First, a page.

In sum, we adhere to Heffernan and reaffirm that for purposes of substituted service one's “usual place of abode” is where the person is actually living at the time of service.   In this case, it is uncontroverted that Shurman was actually living in prison at the time substituted service was made on his wife at their marital residence.   Thus, Shurman was not properly served at his usual place of abode as required under section 48.031(1)(a), Florida Statutes (1997).   Accordingly, we quash the decision of the district court of appeal and remand for further proceedings consistent herewith.

It is so ordered.

I concur in result only in this case.   I conclude that this decision should be controlled by the plain meaning of section 48.051, Florida Statutes, which states:  “Process against a state prisoner shall be served on the prisoner.”   I would read this to mean that process should be served on the prisoner at the prison.   I do not believe reliance on section 48.031(1)(a), Florida Statutes, is appropriate.

FOOTNOTES

1.   We recognize that the majority of jurisdictions have reached a different conclusion.   See Blue Cross & Blue Shield v. Chang, 109 F.R.D. 669 (E.D.Mich.1986);  Bohland v. Smith, 7 F.R.D. 364 (E.D.Ill.1947);  Grant v. Dalliber, 11 Conn. 234 (1836);  Bull v. Kistner, 257 Iowa 968, 135 N.W.2d 545 (1965);  Fidelity & Deposit Co. v. Boundy, 236 Mo.App. 656, 158 S.W.2d 243 (1942);  Walker v. Stevens, 52 Neb. 653, 72 N.W. 1038 (1897);  Montes v. Seda, 157 Misc.2d 895, 599 N.Y.S.2d 401 (Sup.Ct.1993), aff'd, 208 A.D.2d 388, 626 N.Y.S.2d 61 (1994);  Smith v. Hooton, 3 Pa.D. 250 (1894).   See generally Allen E. Korpela, Annotation, Construction of Phrase “Usual Place of Abode,” or Similar Terms Referring to Abode, Residence, or Domicil, as Used in Statutes Relating to Service of Process, 32 A.L.R.3d 112, § 16 (1970).   However, we believe that the better view is that one's “usual place of abode” is where the person is actually living at the time of service, even in cases involving prisoners.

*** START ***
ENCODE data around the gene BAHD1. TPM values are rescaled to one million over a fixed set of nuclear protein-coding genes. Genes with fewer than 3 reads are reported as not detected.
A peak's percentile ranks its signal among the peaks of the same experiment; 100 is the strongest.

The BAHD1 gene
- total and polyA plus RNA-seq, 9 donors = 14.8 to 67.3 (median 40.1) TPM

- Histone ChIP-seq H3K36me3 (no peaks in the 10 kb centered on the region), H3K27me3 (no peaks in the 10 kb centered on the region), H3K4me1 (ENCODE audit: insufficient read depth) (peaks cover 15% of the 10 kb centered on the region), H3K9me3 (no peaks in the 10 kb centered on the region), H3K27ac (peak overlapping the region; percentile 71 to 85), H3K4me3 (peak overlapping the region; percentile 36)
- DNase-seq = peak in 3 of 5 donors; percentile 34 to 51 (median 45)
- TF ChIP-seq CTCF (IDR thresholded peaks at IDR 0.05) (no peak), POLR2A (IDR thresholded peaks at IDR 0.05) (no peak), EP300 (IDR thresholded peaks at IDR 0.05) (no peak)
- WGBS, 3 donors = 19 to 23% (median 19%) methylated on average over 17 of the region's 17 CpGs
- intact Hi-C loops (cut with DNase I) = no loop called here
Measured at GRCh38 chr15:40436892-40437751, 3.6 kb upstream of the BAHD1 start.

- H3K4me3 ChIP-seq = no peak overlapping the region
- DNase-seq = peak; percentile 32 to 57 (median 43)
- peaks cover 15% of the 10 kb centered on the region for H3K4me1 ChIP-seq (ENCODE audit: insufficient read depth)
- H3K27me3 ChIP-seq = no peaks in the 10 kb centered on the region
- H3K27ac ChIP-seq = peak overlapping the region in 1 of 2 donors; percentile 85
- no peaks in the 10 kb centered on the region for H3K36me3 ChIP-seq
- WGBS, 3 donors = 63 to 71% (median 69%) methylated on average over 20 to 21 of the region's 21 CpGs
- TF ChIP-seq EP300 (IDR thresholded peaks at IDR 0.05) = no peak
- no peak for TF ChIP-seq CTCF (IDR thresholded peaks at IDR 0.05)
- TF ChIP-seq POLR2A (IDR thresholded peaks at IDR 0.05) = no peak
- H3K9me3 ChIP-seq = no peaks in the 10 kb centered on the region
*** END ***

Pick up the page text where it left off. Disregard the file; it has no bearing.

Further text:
PER CURIAM.

SHAW, HARDING, ANSTEAD, PARIENTE, LEWIS, and QUINCE, JJ., concur.WELLS, C.J., concurs with an opinion, in which HARDING, J., concurs.HARDING, J., concurs.